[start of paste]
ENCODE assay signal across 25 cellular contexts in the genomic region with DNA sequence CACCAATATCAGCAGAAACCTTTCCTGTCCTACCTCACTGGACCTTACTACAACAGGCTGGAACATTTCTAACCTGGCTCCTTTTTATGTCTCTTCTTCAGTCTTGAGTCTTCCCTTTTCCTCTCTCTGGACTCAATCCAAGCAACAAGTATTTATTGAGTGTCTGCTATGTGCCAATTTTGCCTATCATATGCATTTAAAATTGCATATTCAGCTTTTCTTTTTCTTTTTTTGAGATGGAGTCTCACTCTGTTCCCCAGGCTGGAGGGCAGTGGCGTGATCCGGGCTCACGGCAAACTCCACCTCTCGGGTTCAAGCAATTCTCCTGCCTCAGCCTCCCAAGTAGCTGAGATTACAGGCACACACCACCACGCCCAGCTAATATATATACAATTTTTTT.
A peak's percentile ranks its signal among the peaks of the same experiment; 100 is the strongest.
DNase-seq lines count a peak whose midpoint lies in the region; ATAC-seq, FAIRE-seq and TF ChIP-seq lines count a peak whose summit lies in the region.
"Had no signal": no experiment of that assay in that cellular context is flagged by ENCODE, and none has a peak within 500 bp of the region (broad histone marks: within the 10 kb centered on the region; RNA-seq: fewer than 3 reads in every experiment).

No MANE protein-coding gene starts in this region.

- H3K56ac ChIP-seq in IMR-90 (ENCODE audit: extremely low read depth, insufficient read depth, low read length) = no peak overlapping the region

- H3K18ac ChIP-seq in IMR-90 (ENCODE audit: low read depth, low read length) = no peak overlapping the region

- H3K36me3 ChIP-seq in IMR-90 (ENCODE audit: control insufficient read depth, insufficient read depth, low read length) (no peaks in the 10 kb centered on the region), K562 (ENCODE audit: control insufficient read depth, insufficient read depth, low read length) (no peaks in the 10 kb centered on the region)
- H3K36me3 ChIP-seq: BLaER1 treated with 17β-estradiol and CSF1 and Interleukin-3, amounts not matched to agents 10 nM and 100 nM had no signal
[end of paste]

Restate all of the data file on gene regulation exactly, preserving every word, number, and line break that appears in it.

ENCODE assay signal across 25 cellular contexts in the genomic region with DNA sequence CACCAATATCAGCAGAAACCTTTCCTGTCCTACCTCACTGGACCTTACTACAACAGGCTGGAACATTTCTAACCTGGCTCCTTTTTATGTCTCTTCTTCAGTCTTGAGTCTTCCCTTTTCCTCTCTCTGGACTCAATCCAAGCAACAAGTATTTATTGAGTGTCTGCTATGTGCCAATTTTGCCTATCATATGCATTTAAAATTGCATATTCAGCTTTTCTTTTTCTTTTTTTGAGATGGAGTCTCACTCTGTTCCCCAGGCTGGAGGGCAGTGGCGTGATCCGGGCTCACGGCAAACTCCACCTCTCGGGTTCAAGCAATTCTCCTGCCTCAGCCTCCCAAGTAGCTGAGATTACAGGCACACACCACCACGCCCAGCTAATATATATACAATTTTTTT.
A peak's percentile ranks its signal among the peaks of the same experiment; 100 is the strongest.
DNase-seq lines count a peak whose midpoint lies in the region; ATAC-seq, FAIRE-seq and TF ChIP-seq lines count a peak whose summit lies in the region.
"Had no signal": no experiment of that assay in that cellular context is flagged by ENCODE, and none has a peak within 500 bp of the region (broad histone marks: within the 10 kb centered on the region; RNA-seq: fewer than 3 reads in every experiment).

No MANE protein-coding gene starts in this region.

- H3K56ac ChIP-seq in IMR-90 (ENCODE audit: extremely low read depth, insufficient read depth, low read length) = no peak overlapping the region

- H3K18ac ChIP-seq in IMR-90 (ENCODE audit: low read depth, low read length) = no peak overlapping the region

- H3K36me3 ChIP-seq in IMR-90 (ENCODE audit: control insufficient read depth, insufficient read depth, low read length) (no peaks in the 10 kb centered on the region), K562 (ENCODE audit: control insufficient read depth, insufficient read depth, low read length) (no peaks in the 10 kb centered on the region)
- H3K36me3 ChIP-seq: BLaER1 treated with 17β-estradiol and CSF1 and Interleukin-3, amounts not matched to agents 10 nM and 100 nM had no signal